With this link, you can quickly and easily download virtual appliance from the Internet and import them into VMware Server. In fact, the link should take you to a VMware Server only appliance download section.
Figure 4: Link to the virtual appliance marketplace
- 64-bit Guest OS Support
- Increase Scalability
Support for up to 8 GB of RAM (up from 3.6 GB in Server 1.0) per virtual machine, 10 virtual network interface cards and up to two virtual SMP (vSMP) processors per virtual machine.
And these are just some of the feature that I found important. For all the VMware Server 2.0 RC1 features and the release notes, visit the VMware Server 2.0 RC1 website.
What does the new VMware Server 2.0 interface look like?
The new management interface for VMware Server 2.0 is certainly different than version 1.0 and it takes some getting used to. Let’s take a look:
Figure 5: Inventory Screen in the new VMware Server 2.0 RC1 management interface
In Figure 5, above, you can see the new VMware Server 2.0 RC1 management interface. I pointed out a couple of areas that I noticed as being different. The first arrow points to the Datastores section. VMware Server 2.0 now uses datastores as a common store for virtual machines and images. The next arrow points to VMware Tips section. This area is designed to upsell you to the VMwware Infrastructure Suite.
Figure 6: Virtual Machines Gust Configuration
In Figure 6, above, you can see the guest VM status & configuration screen. If you click on a virtual guest machine, you will be able to configure its devices, see its resource utilization, view a quick status screen, and issue quick commands for that server.
Is VMware Server ready for “prime time”?
So VMware Server 2.0 offers some great features but it is ready to be used in production? Well, there is a centralized management application for multiple VMware Server systems called VMware Virtual Center for VMware Server. Did you know that you can even purchase support for VMware Server? This makes VMware server a production-ready virtualization platform. But, is it the best virtualization platform? Now that VMware ESXi Server is free, you have an alternative. We will find out what the new VMware Server 2.0 looks like, then move on to how it compares with VMware ESXi Server.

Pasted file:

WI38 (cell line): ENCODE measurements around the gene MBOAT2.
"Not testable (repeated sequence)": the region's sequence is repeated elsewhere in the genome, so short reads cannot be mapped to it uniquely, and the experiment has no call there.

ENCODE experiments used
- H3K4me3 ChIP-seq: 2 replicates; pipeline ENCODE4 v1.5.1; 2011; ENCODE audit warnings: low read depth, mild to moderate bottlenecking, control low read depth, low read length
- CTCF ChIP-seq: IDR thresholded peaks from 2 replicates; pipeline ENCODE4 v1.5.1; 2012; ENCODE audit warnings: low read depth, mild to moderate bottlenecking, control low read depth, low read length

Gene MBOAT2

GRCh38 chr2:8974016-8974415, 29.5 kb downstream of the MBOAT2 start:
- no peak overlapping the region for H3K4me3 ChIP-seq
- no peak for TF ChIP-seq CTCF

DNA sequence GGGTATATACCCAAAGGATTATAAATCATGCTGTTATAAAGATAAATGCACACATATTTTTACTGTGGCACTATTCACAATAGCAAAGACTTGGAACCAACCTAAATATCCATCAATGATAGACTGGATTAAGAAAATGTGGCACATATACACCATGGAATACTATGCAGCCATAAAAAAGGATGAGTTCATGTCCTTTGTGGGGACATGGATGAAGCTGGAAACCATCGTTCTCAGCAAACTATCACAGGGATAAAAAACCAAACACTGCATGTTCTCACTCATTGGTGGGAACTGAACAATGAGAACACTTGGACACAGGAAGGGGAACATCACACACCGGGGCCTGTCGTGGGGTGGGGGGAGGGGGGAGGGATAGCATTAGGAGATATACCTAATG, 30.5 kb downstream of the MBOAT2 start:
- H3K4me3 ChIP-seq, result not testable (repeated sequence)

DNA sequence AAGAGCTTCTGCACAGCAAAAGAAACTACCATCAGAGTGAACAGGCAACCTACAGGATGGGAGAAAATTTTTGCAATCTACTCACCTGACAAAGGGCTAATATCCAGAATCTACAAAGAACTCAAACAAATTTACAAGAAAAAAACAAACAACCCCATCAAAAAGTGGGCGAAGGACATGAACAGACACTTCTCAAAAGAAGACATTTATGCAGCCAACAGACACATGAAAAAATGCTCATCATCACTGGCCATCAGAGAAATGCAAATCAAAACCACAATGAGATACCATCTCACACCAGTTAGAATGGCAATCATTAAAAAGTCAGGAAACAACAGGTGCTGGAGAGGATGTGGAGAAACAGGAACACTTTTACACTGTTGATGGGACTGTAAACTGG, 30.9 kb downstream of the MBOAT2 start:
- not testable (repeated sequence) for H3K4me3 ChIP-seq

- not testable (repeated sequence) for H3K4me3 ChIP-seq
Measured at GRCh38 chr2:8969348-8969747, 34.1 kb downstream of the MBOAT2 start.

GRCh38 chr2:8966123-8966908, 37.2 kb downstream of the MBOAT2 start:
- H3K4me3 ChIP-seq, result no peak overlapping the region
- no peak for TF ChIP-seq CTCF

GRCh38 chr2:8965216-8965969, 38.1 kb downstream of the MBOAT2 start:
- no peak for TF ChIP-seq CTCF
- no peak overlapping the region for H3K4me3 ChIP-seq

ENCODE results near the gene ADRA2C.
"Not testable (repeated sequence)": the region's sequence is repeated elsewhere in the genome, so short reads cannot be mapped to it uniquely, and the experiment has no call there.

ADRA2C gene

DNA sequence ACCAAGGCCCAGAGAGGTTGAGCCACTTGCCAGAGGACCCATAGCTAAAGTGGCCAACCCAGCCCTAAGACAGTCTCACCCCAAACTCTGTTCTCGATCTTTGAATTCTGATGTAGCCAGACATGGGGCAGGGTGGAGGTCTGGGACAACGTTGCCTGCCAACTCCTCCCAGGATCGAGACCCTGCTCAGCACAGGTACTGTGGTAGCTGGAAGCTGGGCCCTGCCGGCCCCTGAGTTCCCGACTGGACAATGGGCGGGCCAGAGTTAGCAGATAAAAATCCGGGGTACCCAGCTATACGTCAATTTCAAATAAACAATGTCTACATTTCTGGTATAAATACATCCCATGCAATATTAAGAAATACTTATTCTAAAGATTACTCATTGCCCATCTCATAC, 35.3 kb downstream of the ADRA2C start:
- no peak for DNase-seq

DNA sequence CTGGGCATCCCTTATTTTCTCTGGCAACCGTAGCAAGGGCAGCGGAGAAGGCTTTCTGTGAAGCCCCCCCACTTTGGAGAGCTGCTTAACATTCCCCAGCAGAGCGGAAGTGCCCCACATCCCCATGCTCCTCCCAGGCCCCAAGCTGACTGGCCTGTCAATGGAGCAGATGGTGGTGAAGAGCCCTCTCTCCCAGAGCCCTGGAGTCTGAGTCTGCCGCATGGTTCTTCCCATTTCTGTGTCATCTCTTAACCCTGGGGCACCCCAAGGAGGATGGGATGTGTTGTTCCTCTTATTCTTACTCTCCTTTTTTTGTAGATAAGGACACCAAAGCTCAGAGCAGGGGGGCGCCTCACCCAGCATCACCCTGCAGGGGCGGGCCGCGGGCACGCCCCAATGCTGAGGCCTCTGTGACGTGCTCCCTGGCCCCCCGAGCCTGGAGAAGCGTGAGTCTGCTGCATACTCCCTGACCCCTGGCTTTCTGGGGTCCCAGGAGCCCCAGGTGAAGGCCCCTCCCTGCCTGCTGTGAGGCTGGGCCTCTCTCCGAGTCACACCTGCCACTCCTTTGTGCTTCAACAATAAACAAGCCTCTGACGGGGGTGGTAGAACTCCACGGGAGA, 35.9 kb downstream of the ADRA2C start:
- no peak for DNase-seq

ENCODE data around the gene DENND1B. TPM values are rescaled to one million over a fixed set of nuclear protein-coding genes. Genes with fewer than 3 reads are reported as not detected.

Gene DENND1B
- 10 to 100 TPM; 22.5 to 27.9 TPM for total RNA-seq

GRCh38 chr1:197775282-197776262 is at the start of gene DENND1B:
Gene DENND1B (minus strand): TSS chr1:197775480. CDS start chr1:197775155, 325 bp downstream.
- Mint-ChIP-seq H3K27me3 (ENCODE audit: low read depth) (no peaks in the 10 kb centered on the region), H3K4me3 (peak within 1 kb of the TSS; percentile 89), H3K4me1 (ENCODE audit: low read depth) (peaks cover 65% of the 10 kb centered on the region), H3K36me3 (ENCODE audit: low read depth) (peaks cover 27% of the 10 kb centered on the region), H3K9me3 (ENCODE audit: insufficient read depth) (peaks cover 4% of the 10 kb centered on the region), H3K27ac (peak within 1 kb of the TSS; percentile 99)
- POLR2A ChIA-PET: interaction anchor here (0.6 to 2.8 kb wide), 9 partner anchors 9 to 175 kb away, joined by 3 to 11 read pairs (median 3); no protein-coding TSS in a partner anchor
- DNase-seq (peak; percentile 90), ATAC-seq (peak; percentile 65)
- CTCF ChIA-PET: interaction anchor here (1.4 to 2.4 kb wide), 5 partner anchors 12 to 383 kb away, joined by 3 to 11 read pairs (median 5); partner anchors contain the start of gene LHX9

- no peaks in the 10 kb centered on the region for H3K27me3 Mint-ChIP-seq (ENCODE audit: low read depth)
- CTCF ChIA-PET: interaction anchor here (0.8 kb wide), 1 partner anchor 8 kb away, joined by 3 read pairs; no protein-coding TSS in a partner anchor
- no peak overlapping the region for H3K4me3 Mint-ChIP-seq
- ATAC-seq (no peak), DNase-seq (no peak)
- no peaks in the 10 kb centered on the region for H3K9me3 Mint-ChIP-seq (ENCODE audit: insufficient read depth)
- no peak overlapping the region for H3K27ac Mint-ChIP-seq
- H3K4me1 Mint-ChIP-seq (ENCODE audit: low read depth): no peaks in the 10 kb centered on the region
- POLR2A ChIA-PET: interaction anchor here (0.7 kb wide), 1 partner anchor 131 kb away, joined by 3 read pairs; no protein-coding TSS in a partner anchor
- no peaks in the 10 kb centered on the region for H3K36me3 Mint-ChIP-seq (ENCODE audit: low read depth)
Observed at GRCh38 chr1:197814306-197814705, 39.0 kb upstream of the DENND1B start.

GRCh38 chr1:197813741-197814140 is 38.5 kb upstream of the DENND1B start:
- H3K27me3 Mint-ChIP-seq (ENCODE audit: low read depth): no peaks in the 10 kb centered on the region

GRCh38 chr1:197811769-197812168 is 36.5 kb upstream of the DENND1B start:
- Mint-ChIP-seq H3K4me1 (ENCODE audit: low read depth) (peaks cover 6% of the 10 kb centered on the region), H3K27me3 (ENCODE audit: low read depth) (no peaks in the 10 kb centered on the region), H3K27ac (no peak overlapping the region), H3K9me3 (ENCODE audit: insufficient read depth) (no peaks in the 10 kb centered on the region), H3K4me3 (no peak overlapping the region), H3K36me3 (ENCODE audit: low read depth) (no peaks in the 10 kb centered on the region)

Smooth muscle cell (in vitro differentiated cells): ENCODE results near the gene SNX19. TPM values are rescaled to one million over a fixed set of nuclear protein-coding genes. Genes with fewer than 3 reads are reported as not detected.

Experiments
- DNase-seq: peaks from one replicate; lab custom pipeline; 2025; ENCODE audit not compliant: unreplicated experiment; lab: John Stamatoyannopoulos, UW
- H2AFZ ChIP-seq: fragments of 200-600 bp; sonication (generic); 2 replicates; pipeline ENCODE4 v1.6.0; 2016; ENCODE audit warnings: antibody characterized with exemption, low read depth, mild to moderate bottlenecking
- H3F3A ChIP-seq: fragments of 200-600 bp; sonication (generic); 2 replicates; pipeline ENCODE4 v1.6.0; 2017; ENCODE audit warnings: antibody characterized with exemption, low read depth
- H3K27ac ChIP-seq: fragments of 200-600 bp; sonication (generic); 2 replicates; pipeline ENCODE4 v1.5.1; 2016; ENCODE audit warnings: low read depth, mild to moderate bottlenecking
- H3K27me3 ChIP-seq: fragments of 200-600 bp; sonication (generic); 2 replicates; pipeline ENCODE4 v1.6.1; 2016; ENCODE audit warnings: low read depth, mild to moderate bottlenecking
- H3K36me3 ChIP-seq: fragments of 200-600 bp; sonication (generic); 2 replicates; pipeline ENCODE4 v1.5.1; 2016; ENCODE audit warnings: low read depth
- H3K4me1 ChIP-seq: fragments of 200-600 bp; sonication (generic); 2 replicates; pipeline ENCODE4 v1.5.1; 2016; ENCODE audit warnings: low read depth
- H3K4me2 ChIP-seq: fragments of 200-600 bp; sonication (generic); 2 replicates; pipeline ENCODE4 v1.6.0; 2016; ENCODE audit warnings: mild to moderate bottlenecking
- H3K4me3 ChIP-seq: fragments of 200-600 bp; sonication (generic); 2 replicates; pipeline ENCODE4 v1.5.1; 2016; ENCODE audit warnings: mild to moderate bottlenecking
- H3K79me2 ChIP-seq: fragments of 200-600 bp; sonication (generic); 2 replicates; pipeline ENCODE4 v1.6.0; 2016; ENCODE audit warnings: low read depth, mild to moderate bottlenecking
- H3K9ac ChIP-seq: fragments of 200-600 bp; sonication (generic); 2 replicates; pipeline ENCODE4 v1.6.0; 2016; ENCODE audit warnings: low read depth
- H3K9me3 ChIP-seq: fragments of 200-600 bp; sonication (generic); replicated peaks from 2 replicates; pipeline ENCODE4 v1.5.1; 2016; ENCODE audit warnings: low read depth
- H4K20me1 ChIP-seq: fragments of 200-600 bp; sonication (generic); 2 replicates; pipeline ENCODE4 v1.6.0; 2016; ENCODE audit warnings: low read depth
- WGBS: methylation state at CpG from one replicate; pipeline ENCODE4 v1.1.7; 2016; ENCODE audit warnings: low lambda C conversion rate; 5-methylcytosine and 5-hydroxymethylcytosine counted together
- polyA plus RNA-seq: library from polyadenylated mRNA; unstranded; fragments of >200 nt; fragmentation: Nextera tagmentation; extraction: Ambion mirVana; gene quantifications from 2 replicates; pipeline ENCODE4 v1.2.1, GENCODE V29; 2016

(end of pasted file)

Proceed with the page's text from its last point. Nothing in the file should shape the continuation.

How does VMware Server 2.0 RC1 compare to VMware ESXi Server?
You should keep the differences between VMware Server and VMware ESXi Server in mind. Now that these are both free you have a choice between them but these are also very different products. Let’s list out the unique qualities of each:
VMware Server 2.0
- Runs on top of your current Windows or Linux OS. That means that you can keep all your existing apps and run VMware Server along with everything else you are doing.
- While still having good performance, VMware Server’s performance is not as strong as ESXi because the Server runs inside your OS.
- Can run on any hardware that your current Windows or Linux host OS supports.
- Ideal for desktop virtualization and server virtualization for the SMB. Ideal for those who do not want have to go through the trouble of using a whole new OS for virtualization.
VMware ESXi Server
- Runs on the bare metal server hardware. That means that you have to wipe out all of your apps and data on a machine and install ESXi.
- Greater performance because it runs directly on hardware.
- Able to run only on certain hardware.
- Ideal for medium & large enterprise virtualization.
In this article, you learned about the new VMware Server 2.0 RC1 virtualization platform. We discussed the many valuable features of VMware Server 2.0 and you got to see the new management and console applications. Finally, we learned the difference between VMware Server and ESXi Server. VMware Server 2.0 is a significant upgrade from previous versions and an excellent desktop or SMB Server virtualization solution.
You can download VMware Server 2.0 RC1 for free at the following website: VMware Server 2.0.